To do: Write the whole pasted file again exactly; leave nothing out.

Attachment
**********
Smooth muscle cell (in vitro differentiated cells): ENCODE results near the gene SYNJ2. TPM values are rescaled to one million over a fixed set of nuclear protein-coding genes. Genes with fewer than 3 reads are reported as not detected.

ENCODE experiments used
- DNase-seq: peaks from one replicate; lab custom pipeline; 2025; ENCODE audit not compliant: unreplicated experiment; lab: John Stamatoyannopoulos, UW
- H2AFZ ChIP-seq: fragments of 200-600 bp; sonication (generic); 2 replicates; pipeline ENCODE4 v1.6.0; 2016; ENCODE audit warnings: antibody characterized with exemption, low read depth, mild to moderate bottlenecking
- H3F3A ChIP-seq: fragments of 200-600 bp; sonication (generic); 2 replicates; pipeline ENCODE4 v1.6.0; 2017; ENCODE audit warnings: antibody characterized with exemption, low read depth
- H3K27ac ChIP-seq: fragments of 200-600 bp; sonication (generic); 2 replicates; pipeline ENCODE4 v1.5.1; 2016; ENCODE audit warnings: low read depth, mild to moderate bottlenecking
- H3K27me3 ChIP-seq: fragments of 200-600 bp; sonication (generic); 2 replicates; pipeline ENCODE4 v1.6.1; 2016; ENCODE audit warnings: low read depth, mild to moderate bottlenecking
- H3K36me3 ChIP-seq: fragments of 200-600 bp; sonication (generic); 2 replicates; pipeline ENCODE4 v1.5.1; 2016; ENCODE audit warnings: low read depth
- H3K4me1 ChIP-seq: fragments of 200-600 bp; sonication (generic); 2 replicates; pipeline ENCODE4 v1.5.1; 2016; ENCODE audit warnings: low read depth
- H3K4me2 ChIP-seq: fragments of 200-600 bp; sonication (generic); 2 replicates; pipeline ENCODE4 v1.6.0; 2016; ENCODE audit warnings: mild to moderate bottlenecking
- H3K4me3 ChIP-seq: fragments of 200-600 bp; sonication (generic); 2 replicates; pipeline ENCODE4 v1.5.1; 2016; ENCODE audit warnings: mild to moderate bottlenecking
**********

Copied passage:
Smooth muscle cell (in vitro differentiated cells): ENCODE results near the gene SYNJ2. TPM values are rescaled to one million over a fixed set of nuclear protein-coding genes. Genes with fewer than 3 reads are reported as not detected.

ENCODE experiments used
- DNase-seq: peaks from one replicate; lab custom pipeline; 2025; ENCODE audit not compliant: unreplicated experiment; lab: John Stamatoyannopoulos, UW
- H2AFZ ChIP-seq: fragments of 200-600 bp; sonication (generic); 2 replicates; pipeline ENCODE4 v1.6.0; 2016; ENCODE audit warnings: antibody characterized with exemption, low read depth, mild to moderate bottlenecking
- H3F3A ChIP-seq: fragments of 200-600 bp; sonication (generic); 2 replicates; pipeline ENCODE4 v1.6.0; 2017; ENCODE audit warnings: antibody characterized with exemption, low read depth
- H3K27ac ChIP-seq: fragments of 200-600 bp; sonication (generic); 2 replicates; pipeline ENCODE4 v1.5.1; 2016; ENCODE audit warnings: low read depth, mild to moderate bottlenecking
- H3K27me3 ChIP-seq: fragments of 200-600 bp; sonication (generic); 2 replicates; pipeline ENCODE4 v1.6.1; 2016; ENCODE audit warnings: low read depth, mild to moderate bottlenecking
- H3K36me3 ChIP-seq: fragments of 200-600 bp; sonication (generic); 2 replicates; pipeline ENCODE4 v1.5.1; 2016; ENCODE audit warnings: low read depth
- H3K4me1 ChIP-seq: fragments of 200-600 bp; sonication (generic); 2 replicates; pipeline ENCODE4 v1.5.1; 2016; ENCODE audit warnings: low read depth
- H3K4me2 ChIP-seq: fragments of 200-600 bp; sonication (generic); 2 replicates; pipeline ENCODE4 v1.6.0; 2016; ENCODE audit warnings: mild to moderate bottlenecking
- H3K4me3 ChIP-seq: fragments of 200-600 bp; sonication (generic); 2 replicates; pipeline ENCODE4 v1.5.1; 2016; ENCODE audit warnings: mild to moderate bottlenecking